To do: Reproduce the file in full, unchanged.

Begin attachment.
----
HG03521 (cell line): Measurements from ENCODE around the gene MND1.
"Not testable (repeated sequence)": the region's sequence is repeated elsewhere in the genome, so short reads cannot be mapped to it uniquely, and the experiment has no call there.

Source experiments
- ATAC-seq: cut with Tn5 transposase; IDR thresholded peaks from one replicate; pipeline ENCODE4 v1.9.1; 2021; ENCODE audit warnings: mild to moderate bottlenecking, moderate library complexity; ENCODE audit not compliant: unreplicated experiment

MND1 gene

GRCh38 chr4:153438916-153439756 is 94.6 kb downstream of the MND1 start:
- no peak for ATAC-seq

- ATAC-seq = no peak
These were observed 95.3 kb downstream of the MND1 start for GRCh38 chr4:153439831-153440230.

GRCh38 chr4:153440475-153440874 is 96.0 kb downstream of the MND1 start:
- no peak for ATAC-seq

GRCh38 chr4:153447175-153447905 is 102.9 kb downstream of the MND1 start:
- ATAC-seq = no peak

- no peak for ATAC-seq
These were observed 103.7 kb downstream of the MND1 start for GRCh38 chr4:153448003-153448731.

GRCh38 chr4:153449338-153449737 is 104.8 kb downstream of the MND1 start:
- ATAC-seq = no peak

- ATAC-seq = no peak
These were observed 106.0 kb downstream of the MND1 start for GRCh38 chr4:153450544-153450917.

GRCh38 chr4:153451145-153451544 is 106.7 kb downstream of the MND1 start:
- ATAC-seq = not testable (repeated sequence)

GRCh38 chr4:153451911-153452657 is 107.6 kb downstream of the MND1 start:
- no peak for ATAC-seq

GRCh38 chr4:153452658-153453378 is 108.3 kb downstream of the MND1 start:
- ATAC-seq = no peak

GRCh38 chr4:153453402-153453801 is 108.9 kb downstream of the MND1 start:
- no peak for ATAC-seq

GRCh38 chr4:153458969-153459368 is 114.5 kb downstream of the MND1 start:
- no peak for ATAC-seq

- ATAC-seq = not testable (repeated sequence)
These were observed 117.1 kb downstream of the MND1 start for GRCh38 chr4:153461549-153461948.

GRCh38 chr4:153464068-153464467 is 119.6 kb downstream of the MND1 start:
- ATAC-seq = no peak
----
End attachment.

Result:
HG03521 (cell line): Measurements from ENCODE around the gene MND1.
"Not testable (repeated sequence)": the region's sequence is repeated elsewhere in the genome, so short reads cannot be mapped to it uniquely, and the experiment has no call there.

Source experiments
- ATAC-seq: cut with Tn5 transposase; IDR thresholded peaks from one replicate; pipeline ENCODE4 v1.9.1; 2021; ENCODE audit warnings: mild to moderate bottlenecking, moderate library complexity; ENCODE audit not compliant: unreplicated experiment

MND1 gene

GRCh38 chr4:153438916-153439756 is 94.6 kb downstream of the MND1 start:
- no peak for ATAC-seq

- ATAC-seq = no peak
These were observed 95.3 kb downstream of the MND1 start for GRCh38 chr4:153439831-153440230.

GRCh38 chr4:153440475-153440874 is 96.0 kb downstream of the MND1 start:
- no peak for ATAC-seq

GRCh38 chr4:153447175-153447905 is 102.9 kb downstream of the MND1 start:
- ATAC-seq = no peak

- no peak for ATAC-seq
These were observed 103.7 kb downstream of the MND1 start for GRCh38 chr4:153448003-153448731.

GRCh38 chr4:153449338-153449737 is 104.8 kb downstream of the MND1 start:
- ATAC-seq = no peak

- ATAC-seq = no peak
These were observed 106.0 kb downstream of the MND1 start for GRCh38 chr4:153450544-153450917.

GRCh38 chr4:153451145-153451544 is 106.7 kb downstream of the MND1 start:
- ATAC-seq = not testable (repeated sequence)

GRCh38 chr4:153451911-153452657 is 107.6 kb downstream of the MND1 start:
- no peak for ATAC-seq

GRCh38 chr4:153452658-153453378 is 108.3 kb downstream of the MND1 start:
- ATAC-seq = no peak

GRCh38 chr4:153453402-153453801 is 108.9 kb downstream of the MND1 start:
- no peak for ATAC-seq

GRCh38 chr4:153458969-153459368 is 114.5 kb downstream of the MND1 start:
- no peak for ATAC-seq

- ATAC-seq = not testable (repeated sequence)
These were observed 117.1 kb downstream of the MND1 start for GRCh38 chr4:153461549-153461948.

GRCh38 chr4:153464068-153464467 is 119.6 kb downstream of the MND1 start:
- ATAC-seq = no peak